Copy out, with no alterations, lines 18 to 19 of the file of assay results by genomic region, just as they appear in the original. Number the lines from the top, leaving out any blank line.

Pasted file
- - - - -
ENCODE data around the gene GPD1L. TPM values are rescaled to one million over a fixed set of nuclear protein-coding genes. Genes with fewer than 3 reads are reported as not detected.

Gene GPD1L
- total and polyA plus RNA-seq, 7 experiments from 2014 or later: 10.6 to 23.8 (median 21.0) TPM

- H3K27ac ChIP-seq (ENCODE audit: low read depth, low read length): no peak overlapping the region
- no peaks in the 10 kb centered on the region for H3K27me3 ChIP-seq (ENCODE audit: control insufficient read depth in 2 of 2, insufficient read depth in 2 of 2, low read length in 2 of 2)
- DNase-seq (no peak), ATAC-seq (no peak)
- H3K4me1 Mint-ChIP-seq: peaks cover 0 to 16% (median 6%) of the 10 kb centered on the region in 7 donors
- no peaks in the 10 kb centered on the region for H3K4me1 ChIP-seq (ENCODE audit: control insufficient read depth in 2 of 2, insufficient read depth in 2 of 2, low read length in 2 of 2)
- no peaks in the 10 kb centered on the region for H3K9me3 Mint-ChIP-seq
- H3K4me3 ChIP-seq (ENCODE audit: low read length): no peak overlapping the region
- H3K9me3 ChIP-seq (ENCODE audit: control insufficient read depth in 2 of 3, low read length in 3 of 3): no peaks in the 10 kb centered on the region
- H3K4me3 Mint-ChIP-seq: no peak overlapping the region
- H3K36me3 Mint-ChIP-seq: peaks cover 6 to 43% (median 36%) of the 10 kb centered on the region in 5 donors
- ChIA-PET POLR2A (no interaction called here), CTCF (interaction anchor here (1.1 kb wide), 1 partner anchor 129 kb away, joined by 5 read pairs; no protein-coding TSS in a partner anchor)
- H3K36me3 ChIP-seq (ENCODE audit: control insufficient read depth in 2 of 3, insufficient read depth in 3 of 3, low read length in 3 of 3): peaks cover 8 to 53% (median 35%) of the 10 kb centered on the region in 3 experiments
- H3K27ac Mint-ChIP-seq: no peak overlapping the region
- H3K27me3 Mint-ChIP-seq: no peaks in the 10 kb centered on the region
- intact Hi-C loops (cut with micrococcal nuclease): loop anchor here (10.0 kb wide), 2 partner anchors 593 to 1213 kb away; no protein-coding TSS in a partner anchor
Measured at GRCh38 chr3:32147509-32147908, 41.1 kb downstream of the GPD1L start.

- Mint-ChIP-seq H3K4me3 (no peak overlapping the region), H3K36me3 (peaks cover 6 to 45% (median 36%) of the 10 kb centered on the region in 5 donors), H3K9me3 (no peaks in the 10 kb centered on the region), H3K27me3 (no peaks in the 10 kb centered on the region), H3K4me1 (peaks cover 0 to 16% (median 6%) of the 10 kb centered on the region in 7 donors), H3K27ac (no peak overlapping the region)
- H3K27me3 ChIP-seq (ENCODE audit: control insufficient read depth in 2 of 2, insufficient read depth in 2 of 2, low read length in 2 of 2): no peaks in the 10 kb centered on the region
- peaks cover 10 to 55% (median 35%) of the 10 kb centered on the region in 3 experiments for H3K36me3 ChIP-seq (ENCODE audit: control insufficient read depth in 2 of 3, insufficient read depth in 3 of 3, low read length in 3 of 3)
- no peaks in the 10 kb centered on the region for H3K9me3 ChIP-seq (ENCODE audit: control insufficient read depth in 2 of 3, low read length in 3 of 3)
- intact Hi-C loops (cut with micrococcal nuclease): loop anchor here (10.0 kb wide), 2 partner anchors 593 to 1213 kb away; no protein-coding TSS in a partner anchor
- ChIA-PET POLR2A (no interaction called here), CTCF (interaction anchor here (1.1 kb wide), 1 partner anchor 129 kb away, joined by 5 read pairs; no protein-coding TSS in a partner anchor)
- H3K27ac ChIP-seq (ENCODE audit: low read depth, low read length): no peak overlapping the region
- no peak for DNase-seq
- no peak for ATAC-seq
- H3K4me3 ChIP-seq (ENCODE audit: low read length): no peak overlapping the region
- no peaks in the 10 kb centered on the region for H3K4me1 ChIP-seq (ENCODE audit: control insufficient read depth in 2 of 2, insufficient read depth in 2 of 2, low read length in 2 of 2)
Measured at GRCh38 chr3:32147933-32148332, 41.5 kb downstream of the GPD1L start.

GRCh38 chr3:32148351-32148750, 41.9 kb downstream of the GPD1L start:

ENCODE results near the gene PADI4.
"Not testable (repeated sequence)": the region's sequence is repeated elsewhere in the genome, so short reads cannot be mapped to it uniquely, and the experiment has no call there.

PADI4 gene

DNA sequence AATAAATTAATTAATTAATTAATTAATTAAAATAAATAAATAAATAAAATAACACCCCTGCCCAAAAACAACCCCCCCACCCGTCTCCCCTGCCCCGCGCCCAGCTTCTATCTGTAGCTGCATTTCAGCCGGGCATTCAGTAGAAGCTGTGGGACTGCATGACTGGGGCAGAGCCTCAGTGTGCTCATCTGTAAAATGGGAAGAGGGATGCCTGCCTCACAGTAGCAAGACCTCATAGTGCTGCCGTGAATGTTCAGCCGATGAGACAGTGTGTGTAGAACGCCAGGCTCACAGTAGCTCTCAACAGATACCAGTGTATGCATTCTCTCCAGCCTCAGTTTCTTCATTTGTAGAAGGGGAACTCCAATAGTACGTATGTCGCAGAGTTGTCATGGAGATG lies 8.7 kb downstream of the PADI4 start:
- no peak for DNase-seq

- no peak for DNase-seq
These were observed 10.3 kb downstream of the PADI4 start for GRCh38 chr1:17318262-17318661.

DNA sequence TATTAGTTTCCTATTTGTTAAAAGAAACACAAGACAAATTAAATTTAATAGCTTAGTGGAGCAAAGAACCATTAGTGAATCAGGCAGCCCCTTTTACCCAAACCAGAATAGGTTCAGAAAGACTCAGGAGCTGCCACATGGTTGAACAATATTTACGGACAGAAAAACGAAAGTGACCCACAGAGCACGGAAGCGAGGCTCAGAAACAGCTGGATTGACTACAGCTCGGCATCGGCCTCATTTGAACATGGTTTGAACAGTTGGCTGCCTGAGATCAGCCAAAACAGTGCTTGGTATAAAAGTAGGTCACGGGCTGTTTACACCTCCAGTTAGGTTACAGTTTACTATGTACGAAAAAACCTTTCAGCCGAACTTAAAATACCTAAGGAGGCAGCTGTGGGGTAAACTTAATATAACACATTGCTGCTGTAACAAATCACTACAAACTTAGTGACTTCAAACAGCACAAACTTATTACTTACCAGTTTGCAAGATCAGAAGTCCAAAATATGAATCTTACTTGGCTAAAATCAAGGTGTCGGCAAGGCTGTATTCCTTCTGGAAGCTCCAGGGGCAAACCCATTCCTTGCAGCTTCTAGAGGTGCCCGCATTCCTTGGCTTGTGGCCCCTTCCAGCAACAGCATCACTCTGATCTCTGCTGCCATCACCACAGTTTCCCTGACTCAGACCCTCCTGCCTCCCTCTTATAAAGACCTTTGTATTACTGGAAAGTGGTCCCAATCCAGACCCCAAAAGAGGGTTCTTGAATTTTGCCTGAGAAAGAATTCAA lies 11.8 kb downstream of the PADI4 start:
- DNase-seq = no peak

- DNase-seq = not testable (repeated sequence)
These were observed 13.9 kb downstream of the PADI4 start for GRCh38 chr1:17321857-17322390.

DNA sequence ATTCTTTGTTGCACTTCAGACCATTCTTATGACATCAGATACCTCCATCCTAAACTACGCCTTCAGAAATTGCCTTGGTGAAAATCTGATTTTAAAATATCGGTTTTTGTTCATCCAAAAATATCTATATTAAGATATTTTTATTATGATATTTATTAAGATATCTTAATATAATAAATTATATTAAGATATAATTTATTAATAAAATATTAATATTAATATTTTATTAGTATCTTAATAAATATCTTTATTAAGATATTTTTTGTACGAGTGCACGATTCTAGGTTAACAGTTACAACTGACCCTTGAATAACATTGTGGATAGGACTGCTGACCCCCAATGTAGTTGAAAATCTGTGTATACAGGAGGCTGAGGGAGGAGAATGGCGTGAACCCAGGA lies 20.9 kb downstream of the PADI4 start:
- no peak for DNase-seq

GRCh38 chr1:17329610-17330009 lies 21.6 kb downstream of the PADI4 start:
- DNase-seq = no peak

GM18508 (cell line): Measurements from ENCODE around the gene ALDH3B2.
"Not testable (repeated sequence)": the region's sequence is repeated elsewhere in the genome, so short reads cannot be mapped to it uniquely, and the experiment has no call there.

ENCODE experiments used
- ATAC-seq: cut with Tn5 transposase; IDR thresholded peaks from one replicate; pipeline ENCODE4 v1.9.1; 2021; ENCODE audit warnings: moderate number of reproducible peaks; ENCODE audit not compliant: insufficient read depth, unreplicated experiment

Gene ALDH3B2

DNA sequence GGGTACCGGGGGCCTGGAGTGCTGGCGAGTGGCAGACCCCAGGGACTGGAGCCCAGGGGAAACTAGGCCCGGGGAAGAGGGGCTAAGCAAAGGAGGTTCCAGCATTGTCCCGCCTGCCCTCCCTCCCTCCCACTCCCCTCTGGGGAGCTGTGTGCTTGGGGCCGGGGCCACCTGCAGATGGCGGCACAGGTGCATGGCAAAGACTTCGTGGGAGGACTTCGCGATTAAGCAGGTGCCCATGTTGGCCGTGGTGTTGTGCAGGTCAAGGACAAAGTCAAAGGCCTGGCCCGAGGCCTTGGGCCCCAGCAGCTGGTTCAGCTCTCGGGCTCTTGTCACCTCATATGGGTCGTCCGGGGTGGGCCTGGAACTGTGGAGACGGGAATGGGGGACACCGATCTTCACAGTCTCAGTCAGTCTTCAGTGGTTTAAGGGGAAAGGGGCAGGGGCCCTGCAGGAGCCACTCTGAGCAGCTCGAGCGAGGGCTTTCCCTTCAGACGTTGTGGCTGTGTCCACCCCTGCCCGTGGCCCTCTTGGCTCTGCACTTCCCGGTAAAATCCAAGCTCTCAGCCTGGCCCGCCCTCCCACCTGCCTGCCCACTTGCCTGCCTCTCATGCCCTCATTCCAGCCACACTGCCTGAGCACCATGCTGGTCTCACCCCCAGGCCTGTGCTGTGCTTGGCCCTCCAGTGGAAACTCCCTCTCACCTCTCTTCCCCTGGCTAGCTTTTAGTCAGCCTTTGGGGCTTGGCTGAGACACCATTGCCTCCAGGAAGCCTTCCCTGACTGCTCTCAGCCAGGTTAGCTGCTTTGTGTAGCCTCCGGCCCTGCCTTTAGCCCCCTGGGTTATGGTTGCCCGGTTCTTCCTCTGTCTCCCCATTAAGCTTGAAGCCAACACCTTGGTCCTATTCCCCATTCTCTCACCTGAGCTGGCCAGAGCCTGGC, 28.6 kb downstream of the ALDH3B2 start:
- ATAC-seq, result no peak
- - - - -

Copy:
- intact Hi-C loops (cut with micrococcal nuclease): loop anchor here (10.0 kb wide), 2 partner anchors 593 to 1213 kb away; no protein-coding TSS in a partner anchor
Measured at GRCh38 chr3:32147509-32147908, 41.1 kb downstream of the GPD1L start.